After Defense Minister Takeshi Iwaya highlighted the radar incident during a visit to the base where the plane was stationed, his South Korean counterpart, Jeong Kyeong-doo, ordered the navy to “deal sternly” with any other low-flying planes. Kyodo News and other media have reported that defense exchanges are being postponed, increasing the potential for misunderstanding during unplanned encounters.

With nationalist sentiments running high, neither Abe nor Moon have much domestic incentive to settle.

A poll by the Nikkei financial newspaper published Jan. 28 found that 62 percent of Japanese respondents supported a tougher stance against South Korea over the radar incident. That compared with 24 percent who said the Abe government should watch developments cautiously.

“We cannot see where the bottom is,” said Lim Eunjung, an assistant professor at the College of International Relations at Ritsumeikan University in Kyoto Prefecture.

Although Tokyo and Seoul have managed to keep their feuding from turning violent over the years, economic risks are growing, including possible Japanese countermeasures against South Korean companies.

The number of South Koreans visiting Japan fell 5.5 percent year on year in November to 588,000, according to the Japan National Tourism Organization, even as the overall number of inbound tourists rose 3.1 percent.

In the past, the U.S. has used its leverage as chief security guarantor to keep the rivalry in check, helping to broker their 1965 treaty despite domestic opposition on both sides.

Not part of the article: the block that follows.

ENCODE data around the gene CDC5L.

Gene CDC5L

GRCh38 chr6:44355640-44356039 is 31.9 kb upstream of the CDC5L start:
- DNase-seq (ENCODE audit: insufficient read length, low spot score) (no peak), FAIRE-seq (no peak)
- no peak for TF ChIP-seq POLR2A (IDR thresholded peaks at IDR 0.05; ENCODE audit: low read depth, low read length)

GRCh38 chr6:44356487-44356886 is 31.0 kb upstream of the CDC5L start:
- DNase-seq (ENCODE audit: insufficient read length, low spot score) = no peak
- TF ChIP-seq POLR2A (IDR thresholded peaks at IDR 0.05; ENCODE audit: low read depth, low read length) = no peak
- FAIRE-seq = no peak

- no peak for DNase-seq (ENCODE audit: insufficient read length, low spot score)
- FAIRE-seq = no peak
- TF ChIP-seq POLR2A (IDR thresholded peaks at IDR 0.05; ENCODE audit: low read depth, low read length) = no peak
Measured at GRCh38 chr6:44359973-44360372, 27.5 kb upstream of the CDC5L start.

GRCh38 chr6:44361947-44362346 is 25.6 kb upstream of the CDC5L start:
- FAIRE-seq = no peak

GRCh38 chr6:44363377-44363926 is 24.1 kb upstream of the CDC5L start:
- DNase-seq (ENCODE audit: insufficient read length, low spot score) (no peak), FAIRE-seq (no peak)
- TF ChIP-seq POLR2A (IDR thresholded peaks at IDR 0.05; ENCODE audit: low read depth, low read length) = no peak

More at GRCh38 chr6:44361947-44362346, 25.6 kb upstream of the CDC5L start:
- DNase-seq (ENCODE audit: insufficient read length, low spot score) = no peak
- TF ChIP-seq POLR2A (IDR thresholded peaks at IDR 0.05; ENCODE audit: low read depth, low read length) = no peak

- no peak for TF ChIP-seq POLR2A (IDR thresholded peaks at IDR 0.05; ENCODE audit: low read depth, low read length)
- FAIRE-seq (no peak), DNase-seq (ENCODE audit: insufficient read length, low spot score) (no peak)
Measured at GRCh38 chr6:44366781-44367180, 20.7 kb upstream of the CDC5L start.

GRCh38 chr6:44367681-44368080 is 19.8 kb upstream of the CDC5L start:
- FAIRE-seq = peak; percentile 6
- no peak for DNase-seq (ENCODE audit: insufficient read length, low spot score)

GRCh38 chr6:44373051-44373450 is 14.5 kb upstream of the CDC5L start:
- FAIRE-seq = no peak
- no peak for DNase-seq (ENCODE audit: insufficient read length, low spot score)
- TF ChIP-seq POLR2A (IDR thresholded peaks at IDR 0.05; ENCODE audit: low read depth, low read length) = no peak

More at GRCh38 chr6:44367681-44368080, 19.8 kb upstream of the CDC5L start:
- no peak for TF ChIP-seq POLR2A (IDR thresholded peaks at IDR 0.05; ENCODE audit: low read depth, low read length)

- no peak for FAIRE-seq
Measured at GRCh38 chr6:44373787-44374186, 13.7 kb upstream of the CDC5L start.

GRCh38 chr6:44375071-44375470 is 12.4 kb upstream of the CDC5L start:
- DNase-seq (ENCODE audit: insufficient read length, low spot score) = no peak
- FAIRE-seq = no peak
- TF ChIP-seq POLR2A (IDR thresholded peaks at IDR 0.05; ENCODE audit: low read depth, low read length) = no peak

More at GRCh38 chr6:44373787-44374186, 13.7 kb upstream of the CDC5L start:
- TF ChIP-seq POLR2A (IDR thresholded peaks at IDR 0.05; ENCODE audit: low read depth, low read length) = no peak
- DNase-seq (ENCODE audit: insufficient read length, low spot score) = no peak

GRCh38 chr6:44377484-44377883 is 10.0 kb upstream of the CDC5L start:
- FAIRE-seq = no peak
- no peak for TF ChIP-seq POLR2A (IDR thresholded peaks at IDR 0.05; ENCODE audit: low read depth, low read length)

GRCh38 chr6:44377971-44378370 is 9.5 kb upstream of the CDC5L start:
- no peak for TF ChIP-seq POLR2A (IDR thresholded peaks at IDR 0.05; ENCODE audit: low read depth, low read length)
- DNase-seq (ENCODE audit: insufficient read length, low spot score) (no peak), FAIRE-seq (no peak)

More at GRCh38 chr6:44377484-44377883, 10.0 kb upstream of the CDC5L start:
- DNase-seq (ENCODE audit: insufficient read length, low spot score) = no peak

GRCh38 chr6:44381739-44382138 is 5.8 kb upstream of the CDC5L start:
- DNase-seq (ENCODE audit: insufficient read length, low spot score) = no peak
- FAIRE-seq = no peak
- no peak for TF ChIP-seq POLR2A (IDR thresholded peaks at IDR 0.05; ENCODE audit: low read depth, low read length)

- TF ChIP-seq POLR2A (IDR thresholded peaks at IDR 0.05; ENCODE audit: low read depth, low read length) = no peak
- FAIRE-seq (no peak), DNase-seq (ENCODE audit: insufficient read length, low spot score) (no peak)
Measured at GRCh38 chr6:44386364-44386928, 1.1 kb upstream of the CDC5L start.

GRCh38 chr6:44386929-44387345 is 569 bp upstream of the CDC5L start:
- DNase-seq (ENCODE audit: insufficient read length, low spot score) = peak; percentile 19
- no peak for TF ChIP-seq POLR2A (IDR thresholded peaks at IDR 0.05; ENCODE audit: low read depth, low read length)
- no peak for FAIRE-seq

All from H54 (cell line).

Barack Obama’s administration played a key role in getting Tokyo and Seoul to sign a comfort women pact in 2015 and a military intelligence-sharing agreement in 2016 — high-water marks for the relationship.

Trump, however, has shown little interest in the alliance since abandoning his military pressure campaign against North Korea last year, focusing instead on U.S. trade deficits and military expenditures with both countries.

The U.S. leader skipped a pair of Asian summits in November to focus on the midterm elections and didn’t hold a trilateral meeting with Abe and Moon at the subsequent Group of 20 gathering in Argentina.

Some signs of possible diplomatic efforts by lower-level U.S. officials have emerged in recent days.

Ambassador to South Korea Harry Harris visited the Defense Ministry in Seoul early last week, while other U.S. officials, in calls with their Japanese counterparts, have emphasized the importance of the three countries working together on North Korea.

But even on key issues the two countries appear to have little common ground.

While South Korea settled its trade negotiations with the U.S. and wants to encourage Trump’s rapprochement with Kim, Japan has yet to start trade talks with the U.S. and favors a more cautious approach with Pyongyang.

“Political leaders on both sides must realize that the damage from deteriorating Japan-South Korea ties fundamentally undermines the U.S. alliance system in East Asia,” said Yuki Tatsumi, co-director of the East Asia Program at the Stimson Center in Washington.